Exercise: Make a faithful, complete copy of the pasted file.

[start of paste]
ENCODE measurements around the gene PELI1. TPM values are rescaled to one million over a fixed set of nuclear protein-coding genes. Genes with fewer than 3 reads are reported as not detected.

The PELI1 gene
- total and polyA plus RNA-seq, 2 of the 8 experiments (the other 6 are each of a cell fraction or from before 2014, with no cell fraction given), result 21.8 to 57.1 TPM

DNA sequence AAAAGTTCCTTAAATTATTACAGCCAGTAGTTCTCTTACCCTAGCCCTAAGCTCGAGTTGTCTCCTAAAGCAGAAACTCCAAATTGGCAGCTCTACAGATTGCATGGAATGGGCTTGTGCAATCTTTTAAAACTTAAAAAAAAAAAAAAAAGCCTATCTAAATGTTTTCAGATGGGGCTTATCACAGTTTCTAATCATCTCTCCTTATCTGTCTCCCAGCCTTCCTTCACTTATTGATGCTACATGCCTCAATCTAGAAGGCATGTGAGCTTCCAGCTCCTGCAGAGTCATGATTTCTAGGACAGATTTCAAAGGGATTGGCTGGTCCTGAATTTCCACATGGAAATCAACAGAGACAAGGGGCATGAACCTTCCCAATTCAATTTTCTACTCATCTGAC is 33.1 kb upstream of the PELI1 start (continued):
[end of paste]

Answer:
ENCODE measurements around the gene PELI1. TPM values are rescaled to one million over a fixed set of nuclear protein-coding genes. Genes with fewer than 3 reads are reported as not detected.

The PELI1 gene
- total and polyA plus RNA-seq, 2 of the 8 experiments (the other 6 are each of a cell fraction or from before 2014, with no cell fraction given), result 21.8 to 57.1 TPM

DNA sequence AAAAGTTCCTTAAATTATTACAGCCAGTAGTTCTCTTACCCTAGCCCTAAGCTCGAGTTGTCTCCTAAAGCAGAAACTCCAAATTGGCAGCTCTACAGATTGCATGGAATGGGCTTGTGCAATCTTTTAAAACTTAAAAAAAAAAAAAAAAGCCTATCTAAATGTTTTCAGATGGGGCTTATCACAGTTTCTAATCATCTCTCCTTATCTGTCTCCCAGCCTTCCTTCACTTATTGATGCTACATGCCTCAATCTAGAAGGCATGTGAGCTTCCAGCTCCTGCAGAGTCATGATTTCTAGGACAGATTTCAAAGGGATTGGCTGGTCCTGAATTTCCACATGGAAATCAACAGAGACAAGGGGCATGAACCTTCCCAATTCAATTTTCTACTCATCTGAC is 33.1 kb upstream of the PELI1 start (continued):